TORONTO, May 8, 2013 /CNW/ - Today, Ontario Hospital Association (OHA) President and CEO Pat Campbell
issued the following statement in response to an arbitrated
compensation award covering hospital employees represented by the
Service Employees International Union (SEIU):
"The compensation award given to the SEIU encapsulates much of what is
wrong with Ontario's current labour arbitration system.
The OHA began this specific bargaining process with the SEIU in 2009. At
the time, the SEIU rejected the same offer the OHA had made to, and was
voluntarily accepted by, other unions representing the same types of
hospital employees, and opted for arbitration.
Since 2009, the Government of Ontario has imposed a two-year pay freeze
for all non-union staff in the broader public sector (this freeze has
since ended), and the then-Finance Minister directed broader public
sector employers to seek 0 per cent annual wage increases when
bargaining, and encouraged unions to voluntarily accept them.
Ontario's arbitration system allowed the SEIU to receive the same wage
increases as their peers had freely negotiated in 2009 and 2010, even
though SEIU rejected those increases during bargaining and the policy
and fiscal environments have changed dramatically since then. It
allowed the arbitrator to ignore a recent award given to hospital
employees represented by the Canadian Auto Workers union, which
represents the same types of hospital employees as SEIU, that would see
two years of 0 per cent increases in wages, beginning in 2012. It also
allowed the arbitrator to ignore the fact that hospitals have received
no real increases in operating funding since 2010, and impose new
ongoing annual costs of $22 million on the affected hospitals.
In effect, Ontario's arbitration system gave the SEIU a consequence-free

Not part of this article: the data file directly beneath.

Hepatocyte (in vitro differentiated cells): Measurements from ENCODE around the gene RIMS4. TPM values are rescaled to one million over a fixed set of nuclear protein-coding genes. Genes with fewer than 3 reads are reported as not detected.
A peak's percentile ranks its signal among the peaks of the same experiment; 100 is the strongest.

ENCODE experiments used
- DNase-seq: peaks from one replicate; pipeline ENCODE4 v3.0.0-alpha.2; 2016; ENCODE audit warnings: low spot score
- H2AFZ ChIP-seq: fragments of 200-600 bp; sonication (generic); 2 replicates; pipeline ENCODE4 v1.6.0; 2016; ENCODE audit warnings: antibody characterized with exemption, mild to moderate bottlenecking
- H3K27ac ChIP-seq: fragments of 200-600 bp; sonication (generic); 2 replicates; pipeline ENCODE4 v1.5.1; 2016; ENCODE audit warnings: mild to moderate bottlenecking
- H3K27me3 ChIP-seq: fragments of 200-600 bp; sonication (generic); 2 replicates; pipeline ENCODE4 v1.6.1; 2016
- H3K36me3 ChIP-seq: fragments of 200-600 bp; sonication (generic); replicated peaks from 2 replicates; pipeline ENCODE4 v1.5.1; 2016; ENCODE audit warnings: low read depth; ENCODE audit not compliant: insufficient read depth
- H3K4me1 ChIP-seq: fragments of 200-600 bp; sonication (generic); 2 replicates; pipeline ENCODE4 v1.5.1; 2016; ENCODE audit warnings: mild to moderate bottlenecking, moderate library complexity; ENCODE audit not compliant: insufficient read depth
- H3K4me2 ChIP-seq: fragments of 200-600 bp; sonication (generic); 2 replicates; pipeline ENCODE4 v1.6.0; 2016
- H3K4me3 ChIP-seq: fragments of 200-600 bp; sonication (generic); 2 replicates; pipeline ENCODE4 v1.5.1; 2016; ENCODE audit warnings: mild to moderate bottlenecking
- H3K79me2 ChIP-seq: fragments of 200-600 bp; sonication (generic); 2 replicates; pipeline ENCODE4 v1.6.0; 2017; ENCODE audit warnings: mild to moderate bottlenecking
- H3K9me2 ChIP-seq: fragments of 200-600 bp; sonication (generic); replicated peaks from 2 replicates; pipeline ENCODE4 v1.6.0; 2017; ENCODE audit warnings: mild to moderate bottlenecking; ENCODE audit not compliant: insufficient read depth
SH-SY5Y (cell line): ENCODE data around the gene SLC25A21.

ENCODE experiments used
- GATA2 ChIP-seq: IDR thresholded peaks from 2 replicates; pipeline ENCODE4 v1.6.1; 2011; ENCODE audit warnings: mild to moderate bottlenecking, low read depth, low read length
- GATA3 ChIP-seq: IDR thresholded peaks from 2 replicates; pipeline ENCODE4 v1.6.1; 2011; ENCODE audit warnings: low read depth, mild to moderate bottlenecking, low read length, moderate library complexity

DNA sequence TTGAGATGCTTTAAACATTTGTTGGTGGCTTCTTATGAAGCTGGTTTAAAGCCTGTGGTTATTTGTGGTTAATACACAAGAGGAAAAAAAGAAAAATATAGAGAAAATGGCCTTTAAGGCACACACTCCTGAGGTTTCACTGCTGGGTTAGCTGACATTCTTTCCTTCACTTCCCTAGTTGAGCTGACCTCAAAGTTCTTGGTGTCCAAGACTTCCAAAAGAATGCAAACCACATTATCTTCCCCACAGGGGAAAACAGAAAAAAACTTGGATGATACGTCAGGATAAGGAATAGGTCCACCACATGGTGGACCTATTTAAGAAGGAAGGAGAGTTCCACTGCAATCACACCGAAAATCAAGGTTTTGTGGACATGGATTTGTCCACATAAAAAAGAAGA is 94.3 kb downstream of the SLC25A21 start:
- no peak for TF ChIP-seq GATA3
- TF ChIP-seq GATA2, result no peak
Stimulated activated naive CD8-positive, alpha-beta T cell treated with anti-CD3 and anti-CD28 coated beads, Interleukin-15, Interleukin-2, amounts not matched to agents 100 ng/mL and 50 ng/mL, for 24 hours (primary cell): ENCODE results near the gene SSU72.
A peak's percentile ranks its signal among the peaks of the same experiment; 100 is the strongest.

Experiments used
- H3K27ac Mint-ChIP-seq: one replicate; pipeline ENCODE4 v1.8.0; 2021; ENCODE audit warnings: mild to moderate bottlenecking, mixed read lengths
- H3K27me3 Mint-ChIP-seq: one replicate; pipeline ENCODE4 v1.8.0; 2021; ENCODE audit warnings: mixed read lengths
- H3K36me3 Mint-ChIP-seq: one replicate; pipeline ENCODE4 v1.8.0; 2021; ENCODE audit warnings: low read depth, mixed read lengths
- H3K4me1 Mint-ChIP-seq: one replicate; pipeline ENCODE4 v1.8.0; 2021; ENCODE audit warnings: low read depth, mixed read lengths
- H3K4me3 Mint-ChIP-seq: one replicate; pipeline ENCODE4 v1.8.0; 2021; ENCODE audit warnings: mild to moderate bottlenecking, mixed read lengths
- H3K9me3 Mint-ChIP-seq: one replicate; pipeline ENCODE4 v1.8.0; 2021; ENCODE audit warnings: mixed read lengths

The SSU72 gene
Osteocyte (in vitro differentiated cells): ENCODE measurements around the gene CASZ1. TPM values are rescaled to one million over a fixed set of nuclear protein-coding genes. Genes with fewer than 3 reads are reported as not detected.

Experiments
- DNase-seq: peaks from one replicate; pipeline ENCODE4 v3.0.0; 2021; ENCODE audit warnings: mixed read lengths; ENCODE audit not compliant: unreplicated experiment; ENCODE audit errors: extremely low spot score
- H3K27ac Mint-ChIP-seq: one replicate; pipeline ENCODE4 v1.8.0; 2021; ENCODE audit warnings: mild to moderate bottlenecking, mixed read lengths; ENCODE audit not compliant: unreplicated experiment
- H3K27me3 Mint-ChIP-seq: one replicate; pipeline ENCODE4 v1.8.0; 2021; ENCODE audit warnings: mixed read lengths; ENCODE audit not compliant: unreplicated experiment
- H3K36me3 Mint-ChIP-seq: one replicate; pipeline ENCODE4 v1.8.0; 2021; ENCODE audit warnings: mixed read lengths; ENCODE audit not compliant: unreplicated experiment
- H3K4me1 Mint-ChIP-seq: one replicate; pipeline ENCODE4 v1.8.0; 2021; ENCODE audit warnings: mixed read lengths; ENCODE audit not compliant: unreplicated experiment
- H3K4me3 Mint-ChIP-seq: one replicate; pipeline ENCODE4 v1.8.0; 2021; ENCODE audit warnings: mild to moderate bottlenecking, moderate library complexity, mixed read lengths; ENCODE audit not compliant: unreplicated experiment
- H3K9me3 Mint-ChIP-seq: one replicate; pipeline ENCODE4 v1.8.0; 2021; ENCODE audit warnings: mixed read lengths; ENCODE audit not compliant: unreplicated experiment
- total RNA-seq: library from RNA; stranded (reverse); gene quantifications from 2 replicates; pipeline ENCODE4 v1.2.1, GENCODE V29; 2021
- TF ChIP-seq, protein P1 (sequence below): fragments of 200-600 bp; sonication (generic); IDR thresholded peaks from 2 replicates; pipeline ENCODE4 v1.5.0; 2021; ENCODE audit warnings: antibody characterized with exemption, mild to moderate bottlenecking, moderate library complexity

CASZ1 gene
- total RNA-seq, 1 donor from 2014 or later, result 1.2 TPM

"do-over." Arbitration awards like these reduce the incentive for
broader public sector employers and unions to act responsibly during
bargaining, drive up hospitals' costs at a time when they simply can't
afford them, and may result in reductions in staff and, more
importantly, front-line patient services.
The OHA has called on the government to introduce changes to Ontario's
labour arbitration system that would compel arbitrators to fully
consider hospitals' ability to pay wage increases without eroding
patient care services. To date, the government has been unwilling to
take action or to impose an across-the-board wage freeze on all broader
public sector employers. Moreover, the new Ontario government appears
to be backing away from the previous government's approach of directing
that employers and unions achieve voluntary 0 per cent wage increases.
Given that hospitals will soon be negotiating new collective agreements
with their major unions, the risks to this sector and the services it
provides are elevated.
Let's be clear: hospitals believe their employees deserve fair
compensation, and they work hard to ensure that their employees are
fairly compensated. However, hospitals' priority is providing patient
care. Given hospitals' funding realities, it is vital that the
government reform Ontario's labour arbitration process and take other
steps to enable hospitals to maintain patient care while meeting the
government's stated fiscal priorities. "
SOURCE: Ontario Hospital Association
For further information:
OHA Public Affairs